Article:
Microbes Rapidly Consume Methane from Gulf Oil Disaster
The Deepwater Horizon spill was a horrible environmental disaster which caused the release of massive amounts of crude oil into the Gulf of Mexico. Methane, a natural greenhouse gas, was also released during the catastrophe. However, researchers have found that the methane is being consumed by microbes at a rate 10 to 100 times faster than previously believed. These microbes are essential in bringing the Gulf back to a healthier state.
Methane naturally seeps at spots scattered across the sea floor. Special microbes have evolved to digest and thrive off the methane, a carbon-based organic compound. During normal conditions, most of the methane that permeates the sea floor is consumed before it can reach the surface.
The explosion at the Deepwater Horizon rig caused a massive outflow of methane, creating a sort of feeding frenzy for the deep sea microbes. The new methane caused a population explosion, as they constantly ate and multiplied. The researchers' analysis showed that they consumed up to 100 times faster than previously realized.
Peter R. Girguis, associate professor of organismic and evolutionary biology at Harvard University, noted that although the rate of consumption was extremely high, it could not match the rate at which the methane erupted from the damaged well.
The researchers were able to measure the microbial rate of consumption by using a technique called on-site mass spectrometry, which obtained accurate measurements of seafloor methane. For most tools, measuring the deep sea brine pools where methane resides is extremely difficult due to the depth and high pressures.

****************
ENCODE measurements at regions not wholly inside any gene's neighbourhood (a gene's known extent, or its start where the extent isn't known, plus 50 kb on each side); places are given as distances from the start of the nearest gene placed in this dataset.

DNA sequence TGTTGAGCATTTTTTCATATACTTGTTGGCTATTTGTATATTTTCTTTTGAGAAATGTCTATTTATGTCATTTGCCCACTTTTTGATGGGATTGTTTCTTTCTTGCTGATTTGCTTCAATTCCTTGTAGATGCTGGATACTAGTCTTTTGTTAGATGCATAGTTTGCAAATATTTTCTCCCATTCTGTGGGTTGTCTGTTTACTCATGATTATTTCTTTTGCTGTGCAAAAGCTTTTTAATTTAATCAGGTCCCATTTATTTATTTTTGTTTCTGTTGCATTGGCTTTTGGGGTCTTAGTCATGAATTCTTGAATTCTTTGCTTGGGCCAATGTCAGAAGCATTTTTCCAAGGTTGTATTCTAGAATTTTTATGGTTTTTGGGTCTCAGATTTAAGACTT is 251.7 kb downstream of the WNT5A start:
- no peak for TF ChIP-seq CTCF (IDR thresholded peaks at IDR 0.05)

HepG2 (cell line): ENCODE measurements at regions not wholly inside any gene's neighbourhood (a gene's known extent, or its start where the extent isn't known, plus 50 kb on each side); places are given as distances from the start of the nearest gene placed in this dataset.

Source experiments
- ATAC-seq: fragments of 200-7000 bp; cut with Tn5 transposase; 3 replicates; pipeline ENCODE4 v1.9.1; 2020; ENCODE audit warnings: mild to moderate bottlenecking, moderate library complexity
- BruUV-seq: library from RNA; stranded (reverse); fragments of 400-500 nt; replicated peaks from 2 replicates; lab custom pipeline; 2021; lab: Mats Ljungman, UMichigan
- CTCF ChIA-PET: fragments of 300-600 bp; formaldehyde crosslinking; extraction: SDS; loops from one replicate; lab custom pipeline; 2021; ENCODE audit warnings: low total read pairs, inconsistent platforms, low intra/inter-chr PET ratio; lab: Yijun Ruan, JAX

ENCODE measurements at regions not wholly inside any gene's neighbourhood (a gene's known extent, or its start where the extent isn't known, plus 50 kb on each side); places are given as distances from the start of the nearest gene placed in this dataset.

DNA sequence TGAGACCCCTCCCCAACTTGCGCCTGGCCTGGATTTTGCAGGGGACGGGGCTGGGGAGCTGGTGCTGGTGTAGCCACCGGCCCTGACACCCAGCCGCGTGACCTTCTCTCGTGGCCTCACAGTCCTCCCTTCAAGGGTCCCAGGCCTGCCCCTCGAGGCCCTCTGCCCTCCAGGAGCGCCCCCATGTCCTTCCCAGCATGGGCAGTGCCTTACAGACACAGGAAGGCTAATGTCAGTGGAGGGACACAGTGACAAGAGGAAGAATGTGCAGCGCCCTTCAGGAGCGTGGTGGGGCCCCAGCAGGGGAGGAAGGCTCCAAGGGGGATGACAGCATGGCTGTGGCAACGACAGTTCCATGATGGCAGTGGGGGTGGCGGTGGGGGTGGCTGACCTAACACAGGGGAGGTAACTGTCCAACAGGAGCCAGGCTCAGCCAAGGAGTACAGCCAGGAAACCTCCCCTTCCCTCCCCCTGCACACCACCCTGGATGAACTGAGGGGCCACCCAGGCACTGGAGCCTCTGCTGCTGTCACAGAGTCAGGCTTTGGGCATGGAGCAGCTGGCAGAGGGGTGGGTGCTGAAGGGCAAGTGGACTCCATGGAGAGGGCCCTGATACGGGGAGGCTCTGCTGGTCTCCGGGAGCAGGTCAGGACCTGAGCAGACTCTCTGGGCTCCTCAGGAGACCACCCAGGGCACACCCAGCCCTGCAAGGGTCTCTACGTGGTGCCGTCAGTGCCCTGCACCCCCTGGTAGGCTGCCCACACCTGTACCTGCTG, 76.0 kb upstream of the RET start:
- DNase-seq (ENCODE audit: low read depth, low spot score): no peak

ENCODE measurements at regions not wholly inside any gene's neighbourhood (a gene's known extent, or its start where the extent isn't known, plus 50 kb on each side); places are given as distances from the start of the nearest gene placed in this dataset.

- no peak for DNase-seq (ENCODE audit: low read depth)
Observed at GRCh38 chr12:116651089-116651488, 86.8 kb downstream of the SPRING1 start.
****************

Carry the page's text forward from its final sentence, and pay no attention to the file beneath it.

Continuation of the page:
The new technique allowed the scientists to determine the methane concentrations surrounding the gas seeps as well as the water column above the brine pools. By crunching numbers, they were able to extrapolate how fast the microbes consumed the methane.
"We found that concentrations of methane in brine pools are tremendously high: five to six orders of magnitude higher than in the water column above," Girguis says. "Mass spectrometry has given us a window on both the amount of methane diffusing into the water column and how much of this methane is consumed through anaerobic oxidation by microbes within the brine pool. It appears the microbes consume much of the methane, and the rest dissipates over time into the water column."
Other bacterial microbes have been discovered that rapidly degrade oil anaerobically in the Gulf, but some researchers have found that the microbes only degrade gases like methane and propane, and not oil. Either way, it will take some time for the Gulf to return to its state pre-Deepwater Horizon incident. Man-made solutions like dispersants are not nearly as efficient as deep sea microbes, Earth's natural water filtration.
This research will be published in the journal, Deep-Sea Research II.